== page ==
It is no secret that New York’s residents and businesses are over taxed. For years, businesses and residents have been leaving New York for tax-friendly states. The fiscal problems the State of New York faces are no different than other states across the country; yet, New York continues to over spend and goes so far as to ask local municipalities to shoulder much of the financial burden from those decisions. Local representatives at the state and federal level are desperately trying to change the business climate in New York by offering tax credits and incentive packages for relocating businesses to New York, creating jobs, and improving the skill level of employees. As an advocate for the free market approach to business, I applaud the intent underpinning these programs (the encouragement of business activity in New York state), but I am apprehensive about the precedent and disparate treatment the tax credits and incentives are creating.
Village board decides to enter into a shared services agreement with DeWitt
The East Syracuse Village Board held a public hearing on April 2 for residents to share their thoughts about the amended shared services agreement for its police department with the town of DeWitt.
With the passage of the state budget last week and final state aid to school districts now known, the Cazenovia school district budget received $200,000 less in aid than it expected. This fact, combined with the limited revenues allowed to the district through local taxes due to the state tax levy cap mandate and the dwindling amount of district fund balance reserves available to plug budget gaps, means that the 2014-15 district budget will reduce district staff by 9.4 positions (full-time equivalent positions) rather than the six previously planned.
Residents will pay $8.95 per $1,000 of assessed value
The Minoa Village Board held a public hearing before its regular meeting on April 7 for residents to ask questions about the 2014-15 tentative budget, which calls for no tax increase for residents.
Starting this summer, Skaneateles residents will have a chance to buy and sell used items in a garage-sale-type setting in Austin Park. The new “Re-Market” will take place from 9 a.m. to 1 p.m. the first Saturday of the month, starting May 3, in the Austin Park Pavilion parking lot.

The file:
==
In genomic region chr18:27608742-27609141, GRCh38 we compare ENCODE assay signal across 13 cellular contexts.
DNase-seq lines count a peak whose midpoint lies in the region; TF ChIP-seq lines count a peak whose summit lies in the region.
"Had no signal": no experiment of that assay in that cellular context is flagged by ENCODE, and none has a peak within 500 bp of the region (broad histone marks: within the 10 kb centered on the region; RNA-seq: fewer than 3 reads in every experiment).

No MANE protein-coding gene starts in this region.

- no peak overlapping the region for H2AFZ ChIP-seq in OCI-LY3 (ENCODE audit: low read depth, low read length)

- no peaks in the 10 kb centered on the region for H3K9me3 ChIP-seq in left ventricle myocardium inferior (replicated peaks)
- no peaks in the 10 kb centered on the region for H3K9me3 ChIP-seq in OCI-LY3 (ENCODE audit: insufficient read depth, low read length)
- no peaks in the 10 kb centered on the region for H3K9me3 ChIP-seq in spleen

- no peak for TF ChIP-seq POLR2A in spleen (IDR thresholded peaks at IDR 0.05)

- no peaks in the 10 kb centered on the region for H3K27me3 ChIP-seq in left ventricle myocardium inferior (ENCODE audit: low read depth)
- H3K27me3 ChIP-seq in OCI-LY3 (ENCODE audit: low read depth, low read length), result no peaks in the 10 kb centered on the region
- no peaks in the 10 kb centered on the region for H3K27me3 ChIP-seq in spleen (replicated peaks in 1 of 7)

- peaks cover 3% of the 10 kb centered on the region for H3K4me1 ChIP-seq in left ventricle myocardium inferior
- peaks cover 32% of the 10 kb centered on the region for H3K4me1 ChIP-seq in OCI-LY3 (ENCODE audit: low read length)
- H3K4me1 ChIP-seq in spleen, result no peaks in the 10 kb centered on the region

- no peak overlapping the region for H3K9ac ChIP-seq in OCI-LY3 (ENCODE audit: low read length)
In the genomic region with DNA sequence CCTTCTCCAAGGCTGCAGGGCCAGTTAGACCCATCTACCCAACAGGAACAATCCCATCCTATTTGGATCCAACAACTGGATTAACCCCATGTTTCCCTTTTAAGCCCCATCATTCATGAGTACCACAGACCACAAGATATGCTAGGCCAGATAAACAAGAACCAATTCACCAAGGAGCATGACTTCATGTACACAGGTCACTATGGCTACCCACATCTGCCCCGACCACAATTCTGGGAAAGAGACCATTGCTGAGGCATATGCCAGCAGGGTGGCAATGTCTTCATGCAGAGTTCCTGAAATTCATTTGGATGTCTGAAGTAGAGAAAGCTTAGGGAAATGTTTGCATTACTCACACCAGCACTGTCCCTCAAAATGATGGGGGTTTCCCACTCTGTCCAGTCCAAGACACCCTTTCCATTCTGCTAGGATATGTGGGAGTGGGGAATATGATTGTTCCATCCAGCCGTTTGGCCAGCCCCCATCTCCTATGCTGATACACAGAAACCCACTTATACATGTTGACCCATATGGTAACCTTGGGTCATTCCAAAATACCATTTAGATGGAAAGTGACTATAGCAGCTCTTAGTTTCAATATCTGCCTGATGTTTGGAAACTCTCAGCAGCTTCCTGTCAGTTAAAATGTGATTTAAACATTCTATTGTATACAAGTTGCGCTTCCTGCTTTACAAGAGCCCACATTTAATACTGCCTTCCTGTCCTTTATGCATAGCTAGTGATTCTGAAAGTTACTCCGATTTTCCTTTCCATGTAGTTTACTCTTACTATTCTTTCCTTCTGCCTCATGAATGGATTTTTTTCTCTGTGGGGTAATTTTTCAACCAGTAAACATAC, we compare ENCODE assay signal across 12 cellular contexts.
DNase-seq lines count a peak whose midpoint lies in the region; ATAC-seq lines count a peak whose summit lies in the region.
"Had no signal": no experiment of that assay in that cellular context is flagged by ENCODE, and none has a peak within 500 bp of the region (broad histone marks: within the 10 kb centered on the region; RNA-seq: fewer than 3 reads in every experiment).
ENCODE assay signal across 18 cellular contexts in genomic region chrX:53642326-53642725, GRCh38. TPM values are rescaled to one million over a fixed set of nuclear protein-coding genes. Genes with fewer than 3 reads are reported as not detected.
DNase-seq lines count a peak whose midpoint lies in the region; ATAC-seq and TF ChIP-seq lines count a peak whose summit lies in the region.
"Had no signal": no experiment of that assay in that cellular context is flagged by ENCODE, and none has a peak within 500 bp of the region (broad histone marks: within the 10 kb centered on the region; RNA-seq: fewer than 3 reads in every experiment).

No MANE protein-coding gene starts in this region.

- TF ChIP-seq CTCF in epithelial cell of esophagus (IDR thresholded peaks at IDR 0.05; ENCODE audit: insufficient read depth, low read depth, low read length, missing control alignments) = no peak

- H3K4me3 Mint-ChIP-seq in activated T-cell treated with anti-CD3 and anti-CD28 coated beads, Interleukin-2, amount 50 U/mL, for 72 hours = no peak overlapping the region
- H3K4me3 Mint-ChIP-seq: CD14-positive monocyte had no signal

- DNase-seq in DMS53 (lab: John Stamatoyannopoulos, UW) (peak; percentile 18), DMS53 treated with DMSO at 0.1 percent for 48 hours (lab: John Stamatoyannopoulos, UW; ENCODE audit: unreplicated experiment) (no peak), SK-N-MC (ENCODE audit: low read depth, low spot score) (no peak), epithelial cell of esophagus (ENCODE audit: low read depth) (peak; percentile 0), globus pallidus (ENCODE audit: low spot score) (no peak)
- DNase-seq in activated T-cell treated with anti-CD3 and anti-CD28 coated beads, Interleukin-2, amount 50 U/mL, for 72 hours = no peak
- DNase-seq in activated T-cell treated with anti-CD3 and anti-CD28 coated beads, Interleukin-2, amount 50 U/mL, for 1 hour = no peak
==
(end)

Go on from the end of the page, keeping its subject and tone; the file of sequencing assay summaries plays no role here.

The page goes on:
Cazenovia village residents will see their village taxes increase by 19 cents for every $1,000 of assessed value — or 3 percent — under the tentative 2014-15 village budget, which was presented by the village board last week. The $2.6 million budget includes a proposed tax levy rate of $6.49 per $1,000, which is a 3 percent increase from last year. The increase means an additional $19 in taxes for a $100,000 home in the village.
The Skaneateles Town Board will hold a work session at 5:30 p.m. on Monday, April 7 to further discuss a possible town hall move.
The village of Skaneateles has released its tentative operating budget for the 2014-15 fiscal year.
The Cazenovia school district’s current budget outlook for the 2014-15 school year is “up in the air” until the state legislature finalizes the state budget; at the moment, however, the district’s preliminary budget calls for the elimination of six, possibly seven, district employees, including three support staff and three to four teaching positions.
To the editor: I would like to respond to the article in the March 26 edition of The Post-Standard [“Cuomo: Curbing property taxes most important part of NY state budget”]. [The article quoted] Cuomo saying, “Do the hard thing,” and our county executive regarding consolidation. I am a lifelong resident of the village of Liverpool, because that is where I choose to live. Does it cost me more in taxes to live here? Yes. What am I paying for?
The Cazenovia Board of Education has scheduled a special meeting to discuss the district budget for 6:30 p.m. Monday, April 7, in the board conference room of the district office.
The Skaneateles Village Board of Trustees voted to publicize a public hearing for its tentative budget at its March 27 meeting.
Upstate Medical University held its annual Advocacy Day in Albany on March 19. Students from the various programs accompanied Upstate's Interim President Gregory L. Eastwood, MD, to a series of meetings with legislators. The group posed after their meeting with local Assemblyman Al Stirpe.
Due to material changes to the inter-municipal agreement with the village of East Syracuse and the town of Dewitt, the village of East Syracuse board of trustees voted to reschedule the public referendum on the police abolishment on March 21. This will allow the residents of the village additional time to consider the referendum and the village to process some contractual changes with the inter-municipal agreement.
At the March 24 Liverpool Village Planning Board meeting, JGB Properties prepared to share details of its proposed development on the basin block bordered by First and South Willow streets and Lake Drive. Plans drawn up by Keplinger Freeman Associates, an East Syracuse landscape architectural firm, call for the construction of three buildings, two along lower First Street and one on South Willow.